DeSmet Residence Hall/Gonzaga Photo

Priest continues to lead Mass for GU dorm residents

Guest article by Sean Dorsey

A spark is dramatically ignited as a small candle is lit amidst a room full of silence. The priest sits, contently reflecting within his chair behind a table of simple wood. Five to 10 men are present, surrounding the altar in a circle of contemplation and silence, creating an atmosphere of respect and reverence.

Quietly, the priest raises his head and says, “In the name of the Father, the Son, and the Holy Spirit.”

Together, the group responds collectively, “Amen,” as the Mass officially begins.

The Rev. Kevin Waters/Gonzaga photo
The Rev. Kevin Waters/Gonzaga photo

The Rev. Kevin Waters has served as dormitory priest of DeSmet Residence Hall at Gonzaga University for more than 30 years. In the first year of his ongoing three-decade journey, Waters made the decision to offer students the opportunity to attend Mass within the residence hall each Sunday.

Beginning at 8 p.m., as little as three to as many as 20 men join together to develop and strengthen their Catholic faith. Until an increase of students called for its closure and renovation, Mass was commonly held in the dormitory chapel. Today the residents of DeSmet are forced to adjust, assembling in the lower level basement to celebrate the sacrament.

DeSmet Residence Hall is regarded as a building of family and community, commonly seen through a combination of athletics, education, and most notably, brotherhood. Few are often aware of the spiritual bond and relationship of its residents, including the daily presence of Waters throughout its halls.

The influence of this Mass is not only a result of Waters’ commitment to its continuation, but the purpose and depth of his words throughout the service.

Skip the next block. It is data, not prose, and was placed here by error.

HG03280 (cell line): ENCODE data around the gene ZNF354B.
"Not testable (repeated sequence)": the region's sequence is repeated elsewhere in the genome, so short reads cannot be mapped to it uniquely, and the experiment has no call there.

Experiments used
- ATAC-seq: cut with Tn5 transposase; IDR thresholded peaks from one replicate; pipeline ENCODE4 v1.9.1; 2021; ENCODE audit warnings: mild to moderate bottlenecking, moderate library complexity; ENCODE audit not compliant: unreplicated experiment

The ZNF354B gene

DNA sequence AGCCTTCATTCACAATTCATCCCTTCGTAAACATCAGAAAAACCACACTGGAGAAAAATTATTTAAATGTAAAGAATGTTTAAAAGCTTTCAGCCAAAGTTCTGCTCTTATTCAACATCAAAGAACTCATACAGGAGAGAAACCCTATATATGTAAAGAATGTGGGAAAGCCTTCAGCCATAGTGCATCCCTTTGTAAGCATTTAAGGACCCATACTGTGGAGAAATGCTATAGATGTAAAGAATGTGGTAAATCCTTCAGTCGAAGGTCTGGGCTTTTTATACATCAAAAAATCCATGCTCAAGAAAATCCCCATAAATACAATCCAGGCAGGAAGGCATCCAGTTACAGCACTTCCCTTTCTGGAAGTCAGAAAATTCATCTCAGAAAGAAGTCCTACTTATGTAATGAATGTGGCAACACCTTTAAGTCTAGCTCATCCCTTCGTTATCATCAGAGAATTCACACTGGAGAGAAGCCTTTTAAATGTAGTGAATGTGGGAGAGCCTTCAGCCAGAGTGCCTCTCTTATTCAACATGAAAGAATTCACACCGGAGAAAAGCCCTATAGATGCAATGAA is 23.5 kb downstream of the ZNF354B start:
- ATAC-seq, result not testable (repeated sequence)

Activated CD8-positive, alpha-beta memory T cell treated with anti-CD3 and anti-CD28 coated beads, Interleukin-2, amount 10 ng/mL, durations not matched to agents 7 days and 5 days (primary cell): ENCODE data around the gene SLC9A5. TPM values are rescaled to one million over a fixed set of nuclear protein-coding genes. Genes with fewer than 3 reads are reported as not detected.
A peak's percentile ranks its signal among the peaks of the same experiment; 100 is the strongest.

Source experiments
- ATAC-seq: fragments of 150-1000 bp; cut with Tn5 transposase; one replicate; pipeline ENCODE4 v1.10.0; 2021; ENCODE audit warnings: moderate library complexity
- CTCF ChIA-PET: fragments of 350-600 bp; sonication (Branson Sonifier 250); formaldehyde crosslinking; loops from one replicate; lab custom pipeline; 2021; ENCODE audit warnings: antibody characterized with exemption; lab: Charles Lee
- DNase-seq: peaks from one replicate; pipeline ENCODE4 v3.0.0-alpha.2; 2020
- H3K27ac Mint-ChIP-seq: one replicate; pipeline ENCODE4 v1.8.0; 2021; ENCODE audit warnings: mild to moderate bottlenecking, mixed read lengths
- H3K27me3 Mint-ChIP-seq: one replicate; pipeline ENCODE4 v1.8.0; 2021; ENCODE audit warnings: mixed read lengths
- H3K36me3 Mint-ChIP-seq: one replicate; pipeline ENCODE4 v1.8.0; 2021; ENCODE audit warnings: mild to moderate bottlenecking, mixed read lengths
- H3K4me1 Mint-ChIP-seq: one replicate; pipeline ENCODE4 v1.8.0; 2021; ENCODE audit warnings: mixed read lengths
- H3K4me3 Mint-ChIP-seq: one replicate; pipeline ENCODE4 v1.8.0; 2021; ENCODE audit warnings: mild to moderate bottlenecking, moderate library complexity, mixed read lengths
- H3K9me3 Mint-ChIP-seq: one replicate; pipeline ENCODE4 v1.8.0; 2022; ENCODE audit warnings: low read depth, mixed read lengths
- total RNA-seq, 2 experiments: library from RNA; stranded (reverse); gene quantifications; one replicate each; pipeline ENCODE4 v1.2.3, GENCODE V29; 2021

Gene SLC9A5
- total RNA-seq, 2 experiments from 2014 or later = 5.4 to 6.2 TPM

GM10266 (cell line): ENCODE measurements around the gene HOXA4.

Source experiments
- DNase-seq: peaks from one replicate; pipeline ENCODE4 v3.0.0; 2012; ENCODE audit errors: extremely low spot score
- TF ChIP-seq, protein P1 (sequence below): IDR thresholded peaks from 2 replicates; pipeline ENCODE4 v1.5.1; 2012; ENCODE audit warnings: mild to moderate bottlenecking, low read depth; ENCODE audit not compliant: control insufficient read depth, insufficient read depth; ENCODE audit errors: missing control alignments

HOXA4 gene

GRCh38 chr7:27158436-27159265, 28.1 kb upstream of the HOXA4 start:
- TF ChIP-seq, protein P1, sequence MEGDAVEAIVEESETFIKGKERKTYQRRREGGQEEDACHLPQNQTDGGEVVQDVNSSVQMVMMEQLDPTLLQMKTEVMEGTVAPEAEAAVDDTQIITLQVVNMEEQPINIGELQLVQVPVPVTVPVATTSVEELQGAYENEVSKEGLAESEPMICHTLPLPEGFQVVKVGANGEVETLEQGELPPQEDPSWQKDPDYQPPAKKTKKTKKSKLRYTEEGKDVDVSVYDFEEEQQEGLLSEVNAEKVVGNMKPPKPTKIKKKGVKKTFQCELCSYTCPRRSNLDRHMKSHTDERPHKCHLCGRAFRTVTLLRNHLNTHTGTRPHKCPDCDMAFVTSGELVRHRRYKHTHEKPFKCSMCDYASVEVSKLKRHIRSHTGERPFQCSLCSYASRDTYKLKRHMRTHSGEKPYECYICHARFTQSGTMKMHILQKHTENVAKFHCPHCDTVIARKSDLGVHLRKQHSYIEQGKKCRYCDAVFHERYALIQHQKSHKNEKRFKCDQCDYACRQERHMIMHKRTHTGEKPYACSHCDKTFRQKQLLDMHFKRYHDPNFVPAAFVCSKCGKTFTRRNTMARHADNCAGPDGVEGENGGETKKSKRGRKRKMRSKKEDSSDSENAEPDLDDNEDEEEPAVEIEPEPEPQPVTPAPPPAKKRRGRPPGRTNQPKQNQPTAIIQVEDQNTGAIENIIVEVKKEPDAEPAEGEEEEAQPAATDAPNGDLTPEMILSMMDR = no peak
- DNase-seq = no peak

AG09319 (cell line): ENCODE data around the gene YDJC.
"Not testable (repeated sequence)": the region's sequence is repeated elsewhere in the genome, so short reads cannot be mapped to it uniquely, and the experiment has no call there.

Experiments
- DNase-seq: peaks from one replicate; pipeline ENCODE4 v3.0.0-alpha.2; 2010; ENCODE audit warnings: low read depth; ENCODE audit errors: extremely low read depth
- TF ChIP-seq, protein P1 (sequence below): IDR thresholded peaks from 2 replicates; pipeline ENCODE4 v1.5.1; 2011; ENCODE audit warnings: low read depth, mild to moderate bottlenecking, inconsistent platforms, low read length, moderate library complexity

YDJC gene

Freshman George Kunthara explains, “I honestly enjoy the homily of Father. He’s one of the reasons I go.”

The location and environment is thought to be ideal and a contributing factor to Father’s purpose and ultimate success with those present each Sunday, creating a “very personable level of practice,” says resident Andrew Zender.

Waters strongly believes in the benefit of “…active participation, where no one can hide in the back.”

The unique area of the lower basement creates a setting of intimacy and familiarity, which cannot be replicated within the formal atmosphere of another building. Within such a group experience, Waters explains, “students pray together and ultimately form a prayerful community.”

First created with the intention to provide an opportunity, Sunday Mass within DeSmet Residence Hall has consistently offered a place centered in faith, prayer, and community. On campus today, students are given the ability to develop as a whole person: intellectually, emotionally, physically, and spiritually. For freshman and sophomore residents of DeSmet, Waters continues to provide the opportunity to ultimately grow in relationship with God and others each and every Sunday.

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